In 2009, United Nations Secretary-General Ban Ki-moon told the Jerusalem International Forum that Jerusalem must be the capital of two states – Israel and Palestine – living side by side in peace and security, with arrangements for the holy sites acceptable to all, if peace in the Middle East is to be achieved.

“This is the road to the fulfilment of both the vision of [United Nations] Security Council resolutions and the Arab Peace Initiative, and the yearning for peace of people from all over the world,” he said in a message to the forum meeting in Rabat, Morocco.

Ban also stressed that the international community does not recognize Israel’s annexation of East Jerusalem, and cited as obstacles to peace the continued Israeli evictions and house demolitions in East Jerusalem, closure of Palestinian institutions there, and the expansion of settlements contrary to international law and the Road Map peace plan.

“I reiterate the repeated calls of the Quartet and the wider international community for Israel to freeze settlement activity, cease provocative and unilateral actions, and reopen Palestinian institutions in Jerusalem,” the UN head said.

Successive U.S. administrations, Republican and Democratic, have to varying degrees urged Israel to stop its provocative actions in East Jerusalem so as to encourage negotiations, but pressure to back off such efforts has been strong from the right both here and in Israel.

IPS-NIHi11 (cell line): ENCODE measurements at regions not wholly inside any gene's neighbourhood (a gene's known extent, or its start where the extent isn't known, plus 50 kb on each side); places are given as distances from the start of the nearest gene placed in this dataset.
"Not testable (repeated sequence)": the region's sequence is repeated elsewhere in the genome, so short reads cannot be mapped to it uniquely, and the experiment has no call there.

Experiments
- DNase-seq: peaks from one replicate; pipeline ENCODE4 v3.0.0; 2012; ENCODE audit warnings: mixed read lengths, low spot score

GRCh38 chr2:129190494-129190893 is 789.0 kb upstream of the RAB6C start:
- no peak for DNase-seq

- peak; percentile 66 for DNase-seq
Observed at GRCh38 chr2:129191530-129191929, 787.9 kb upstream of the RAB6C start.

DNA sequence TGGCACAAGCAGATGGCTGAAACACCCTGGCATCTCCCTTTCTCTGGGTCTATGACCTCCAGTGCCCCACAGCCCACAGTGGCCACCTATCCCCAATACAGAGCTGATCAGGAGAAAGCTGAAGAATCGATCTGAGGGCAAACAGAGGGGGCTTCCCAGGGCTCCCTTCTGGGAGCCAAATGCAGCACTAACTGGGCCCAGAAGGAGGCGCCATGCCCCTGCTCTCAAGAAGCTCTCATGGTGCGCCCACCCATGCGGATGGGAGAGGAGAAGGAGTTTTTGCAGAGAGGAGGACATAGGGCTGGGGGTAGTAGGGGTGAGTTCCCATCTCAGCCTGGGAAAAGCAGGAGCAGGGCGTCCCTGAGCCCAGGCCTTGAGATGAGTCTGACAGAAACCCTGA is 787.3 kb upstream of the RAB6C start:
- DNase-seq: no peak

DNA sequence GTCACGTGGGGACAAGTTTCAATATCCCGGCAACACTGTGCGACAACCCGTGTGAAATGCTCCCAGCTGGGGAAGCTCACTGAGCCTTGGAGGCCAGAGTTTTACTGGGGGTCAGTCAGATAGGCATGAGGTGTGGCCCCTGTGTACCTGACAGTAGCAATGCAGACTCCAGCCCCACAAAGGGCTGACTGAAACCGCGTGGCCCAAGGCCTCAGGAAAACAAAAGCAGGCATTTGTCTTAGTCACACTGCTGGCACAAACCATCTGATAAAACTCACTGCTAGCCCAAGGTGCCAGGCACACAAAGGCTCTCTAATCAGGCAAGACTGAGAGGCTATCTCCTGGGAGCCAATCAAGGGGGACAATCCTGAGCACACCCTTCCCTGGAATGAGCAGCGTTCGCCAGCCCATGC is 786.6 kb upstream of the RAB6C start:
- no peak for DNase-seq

That pressure was obvious in the revised wording of the Democratic platform. It now straddles two or more positions: “Jerusalem is and will remain the capital of Israel. The parties have agreed that Jerusalem is a matter for final status negotiations. It should remain an undivided city accessible to people of all faiths.”

Meanwhile, Romney is backed by so-called Christian Zionists who support a messianic view of Israel taking over the whole of Biblical Palestine.

The Republican effort to make a political football out of Jerusalem, and the revision of the Democratic platform in response, have little real substance.

The real issue is that the U.S. must make a meaningful push for negotiations that establish a viable Palestinian state alongside Israel. The status of Jerusalem can only be resolved in that context.

Photo: A camel poses for tourists on East Jerusalem’s Mount of Olives, overlooking the city. In the distance is the golden Dome of the Rock, a historic Islamic sacred site in Jerusalem’s Old City. Susan Webb/PW


Susan Webb
Susan Webb

Susan Webb is a retired co-editor of People's World. She has written on a range of topics both international - the Iraq war, World Social Forums in Brazil and India, the Israel-Palestinian conflict and controversy over the U.S. role in Okinawa - and domestic - including the meaning of socialism for Americans, attacks on Planned Parenthood, the U.S. as top weapons merchant, and more.